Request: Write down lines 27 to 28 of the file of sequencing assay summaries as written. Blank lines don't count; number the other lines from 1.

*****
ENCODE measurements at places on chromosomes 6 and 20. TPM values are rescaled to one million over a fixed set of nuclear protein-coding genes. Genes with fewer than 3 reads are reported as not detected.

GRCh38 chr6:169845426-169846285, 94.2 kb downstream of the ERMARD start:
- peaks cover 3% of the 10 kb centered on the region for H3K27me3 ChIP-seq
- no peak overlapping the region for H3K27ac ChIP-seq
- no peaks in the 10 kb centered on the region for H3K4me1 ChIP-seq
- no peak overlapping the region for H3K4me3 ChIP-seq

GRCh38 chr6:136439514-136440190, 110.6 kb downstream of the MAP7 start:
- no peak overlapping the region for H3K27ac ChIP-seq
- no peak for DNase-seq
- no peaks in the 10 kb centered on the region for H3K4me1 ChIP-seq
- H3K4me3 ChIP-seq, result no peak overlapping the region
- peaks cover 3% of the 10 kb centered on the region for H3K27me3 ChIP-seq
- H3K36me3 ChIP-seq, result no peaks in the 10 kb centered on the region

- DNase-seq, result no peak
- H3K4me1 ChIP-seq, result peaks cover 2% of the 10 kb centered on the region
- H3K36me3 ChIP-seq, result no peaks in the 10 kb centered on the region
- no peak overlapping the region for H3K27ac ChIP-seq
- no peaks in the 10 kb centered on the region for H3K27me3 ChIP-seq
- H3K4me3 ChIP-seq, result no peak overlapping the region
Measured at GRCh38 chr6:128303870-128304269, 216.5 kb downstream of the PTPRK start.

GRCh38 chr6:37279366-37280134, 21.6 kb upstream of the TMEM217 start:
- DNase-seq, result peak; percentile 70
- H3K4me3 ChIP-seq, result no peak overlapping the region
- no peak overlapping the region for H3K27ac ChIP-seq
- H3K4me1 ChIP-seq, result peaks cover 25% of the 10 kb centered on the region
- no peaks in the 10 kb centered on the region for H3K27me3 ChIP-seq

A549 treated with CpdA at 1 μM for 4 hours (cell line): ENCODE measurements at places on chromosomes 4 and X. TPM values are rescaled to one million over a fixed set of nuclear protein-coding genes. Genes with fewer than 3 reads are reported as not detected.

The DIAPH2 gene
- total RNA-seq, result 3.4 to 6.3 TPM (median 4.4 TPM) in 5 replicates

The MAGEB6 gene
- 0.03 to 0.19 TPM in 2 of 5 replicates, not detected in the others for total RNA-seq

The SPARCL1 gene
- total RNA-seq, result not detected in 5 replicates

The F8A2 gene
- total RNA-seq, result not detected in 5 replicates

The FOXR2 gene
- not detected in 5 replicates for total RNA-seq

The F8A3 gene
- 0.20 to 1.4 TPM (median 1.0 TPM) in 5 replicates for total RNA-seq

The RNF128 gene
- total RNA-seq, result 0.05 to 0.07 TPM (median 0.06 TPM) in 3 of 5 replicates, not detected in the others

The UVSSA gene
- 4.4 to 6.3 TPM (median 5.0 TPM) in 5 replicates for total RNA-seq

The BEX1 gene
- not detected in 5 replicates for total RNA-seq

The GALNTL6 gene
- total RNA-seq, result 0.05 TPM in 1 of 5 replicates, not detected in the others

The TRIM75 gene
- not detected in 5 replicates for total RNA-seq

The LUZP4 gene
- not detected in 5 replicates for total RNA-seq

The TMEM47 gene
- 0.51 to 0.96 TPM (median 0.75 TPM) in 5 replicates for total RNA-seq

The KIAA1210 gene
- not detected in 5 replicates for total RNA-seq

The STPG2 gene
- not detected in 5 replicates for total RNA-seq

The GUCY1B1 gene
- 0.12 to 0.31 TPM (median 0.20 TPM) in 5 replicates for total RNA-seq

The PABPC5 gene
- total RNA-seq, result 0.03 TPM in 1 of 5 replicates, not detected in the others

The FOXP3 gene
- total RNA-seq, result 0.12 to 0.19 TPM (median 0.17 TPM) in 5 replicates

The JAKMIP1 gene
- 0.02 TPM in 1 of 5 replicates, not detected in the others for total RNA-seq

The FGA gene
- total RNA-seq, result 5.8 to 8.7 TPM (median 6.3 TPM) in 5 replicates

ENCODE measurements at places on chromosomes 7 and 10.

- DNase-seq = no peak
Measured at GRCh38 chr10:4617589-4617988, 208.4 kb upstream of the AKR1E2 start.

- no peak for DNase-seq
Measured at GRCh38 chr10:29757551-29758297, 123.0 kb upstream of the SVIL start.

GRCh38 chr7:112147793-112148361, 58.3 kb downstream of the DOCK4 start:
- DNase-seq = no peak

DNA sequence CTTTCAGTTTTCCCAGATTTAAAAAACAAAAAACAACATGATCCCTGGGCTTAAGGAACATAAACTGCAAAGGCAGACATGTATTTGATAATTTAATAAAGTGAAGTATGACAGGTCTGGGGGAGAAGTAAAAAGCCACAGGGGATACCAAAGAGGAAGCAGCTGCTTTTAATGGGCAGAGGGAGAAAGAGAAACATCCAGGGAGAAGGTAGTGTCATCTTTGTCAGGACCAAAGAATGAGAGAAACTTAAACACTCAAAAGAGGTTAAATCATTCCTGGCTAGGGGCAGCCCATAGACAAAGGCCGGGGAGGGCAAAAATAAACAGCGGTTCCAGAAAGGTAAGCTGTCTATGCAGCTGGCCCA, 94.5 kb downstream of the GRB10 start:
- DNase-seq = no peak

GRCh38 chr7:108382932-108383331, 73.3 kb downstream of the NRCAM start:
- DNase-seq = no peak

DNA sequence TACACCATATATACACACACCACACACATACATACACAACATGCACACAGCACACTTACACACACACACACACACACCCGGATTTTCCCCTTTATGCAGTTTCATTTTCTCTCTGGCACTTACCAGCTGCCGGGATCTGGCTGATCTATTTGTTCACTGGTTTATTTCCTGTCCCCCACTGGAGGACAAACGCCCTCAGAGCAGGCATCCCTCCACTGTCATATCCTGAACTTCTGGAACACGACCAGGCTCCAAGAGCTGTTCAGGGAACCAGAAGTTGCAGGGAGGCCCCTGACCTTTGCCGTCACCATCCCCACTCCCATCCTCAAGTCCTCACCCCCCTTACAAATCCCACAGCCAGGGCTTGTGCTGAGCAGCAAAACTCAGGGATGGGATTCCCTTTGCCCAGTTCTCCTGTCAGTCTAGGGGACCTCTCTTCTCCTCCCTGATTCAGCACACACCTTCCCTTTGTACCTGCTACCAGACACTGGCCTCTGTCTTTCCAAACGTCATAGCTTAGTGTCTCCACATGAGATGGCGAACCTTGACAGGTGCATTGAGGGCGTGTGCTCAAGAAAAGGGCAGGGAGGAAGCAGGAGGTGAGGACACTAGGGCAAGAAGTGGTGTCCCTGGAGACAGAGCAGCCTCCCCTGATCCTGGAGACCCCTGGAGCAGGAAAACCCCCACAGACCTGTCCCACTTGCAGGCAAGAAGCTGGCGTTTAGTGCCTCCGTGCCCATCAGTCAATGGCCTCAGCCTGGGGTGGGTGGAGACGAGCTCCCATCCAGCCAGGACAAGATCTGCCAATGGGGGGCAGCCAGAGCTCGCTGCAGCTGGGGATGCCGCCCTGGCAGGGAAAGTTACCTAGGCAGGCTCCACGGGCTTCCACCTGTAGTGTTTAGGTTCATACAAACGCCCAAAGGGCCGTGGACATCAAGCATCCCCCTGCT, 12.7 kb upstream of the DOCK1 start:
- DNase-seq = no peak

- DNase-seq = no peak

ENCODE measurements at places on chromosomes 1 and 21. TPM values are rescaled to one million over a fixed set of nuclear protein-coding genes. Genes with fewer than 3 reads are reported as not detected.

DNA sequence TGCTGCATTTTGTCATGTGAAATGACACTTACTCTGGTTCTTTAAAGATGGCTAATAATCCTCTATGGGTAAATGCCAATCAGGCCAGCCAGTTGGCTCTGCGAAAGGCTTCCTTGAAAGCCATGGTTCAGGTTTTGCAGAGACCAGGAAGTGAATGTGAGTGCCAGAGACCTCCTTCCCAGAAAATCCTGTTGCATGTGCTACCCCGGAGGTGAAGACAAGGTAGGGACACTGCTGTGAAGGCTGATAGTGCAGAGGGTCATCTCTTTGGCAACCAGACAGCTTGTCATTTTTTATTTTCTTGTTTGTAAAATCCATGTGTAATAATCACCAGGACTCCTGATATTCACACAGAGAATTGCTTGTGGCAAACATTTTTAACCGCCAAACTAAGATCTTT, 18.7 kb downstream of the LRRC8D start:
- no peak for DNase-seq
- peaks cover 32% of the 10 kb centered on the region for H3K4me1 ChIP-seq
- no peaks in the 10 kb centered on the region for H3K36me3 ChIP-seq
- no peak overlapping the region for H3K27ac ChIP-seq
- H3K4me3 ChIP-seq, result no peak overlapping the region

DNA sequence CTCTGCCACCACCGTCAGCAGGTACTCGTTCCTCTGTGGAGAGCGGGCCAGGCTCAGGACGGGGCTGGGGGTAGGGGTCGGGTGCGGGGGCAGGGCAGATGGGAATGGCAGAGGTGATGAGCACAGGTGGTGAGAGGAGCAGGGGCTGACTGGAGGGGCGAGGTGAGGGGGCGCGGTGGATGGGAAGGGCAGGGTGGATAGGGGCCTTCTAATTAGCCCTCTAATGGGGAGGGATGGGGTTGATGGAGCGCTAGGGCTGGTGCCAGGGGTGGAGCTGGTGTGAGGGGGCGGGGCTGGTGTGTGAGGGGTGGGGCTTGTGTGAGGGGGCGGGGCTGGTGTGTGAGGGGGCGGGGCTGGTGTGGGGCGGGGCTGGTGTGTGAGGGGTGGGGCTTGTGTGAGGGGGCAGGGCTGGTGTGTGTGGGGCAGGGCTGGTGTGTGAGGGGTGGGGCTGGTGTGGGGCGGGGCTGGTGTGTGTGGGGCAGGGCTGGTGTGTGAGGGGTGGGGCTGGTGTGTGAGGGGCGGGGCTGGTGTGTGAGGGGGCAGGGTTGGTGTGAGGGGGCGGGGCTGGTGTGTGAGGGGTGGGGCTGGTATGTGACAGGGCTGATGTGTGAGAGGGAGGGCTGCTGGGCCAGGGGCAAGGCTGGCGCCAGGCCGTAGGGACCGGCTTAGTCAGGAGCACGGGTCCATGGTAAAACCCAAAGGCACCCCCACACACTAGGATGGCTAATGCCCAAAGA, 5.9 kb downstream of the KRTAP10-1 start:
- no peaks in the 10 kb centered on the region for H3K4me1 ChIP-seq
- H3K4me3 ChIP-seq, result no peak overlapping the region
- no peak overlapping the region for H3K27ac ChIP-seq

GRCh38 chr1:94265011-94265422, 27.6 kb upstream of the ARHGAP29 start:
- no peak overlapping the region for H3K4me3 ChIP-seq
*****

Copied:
A549 treated with CpdA at 1 μM for 4 hours (cell line): ENCODE measurements at places on chromosomes 4 and X. TPM values are rescaled to one million over a fixed set of nuclear protein-coding genes. Genes with fewer than 3 reads are reported as not detected.

The DIAPH2 gene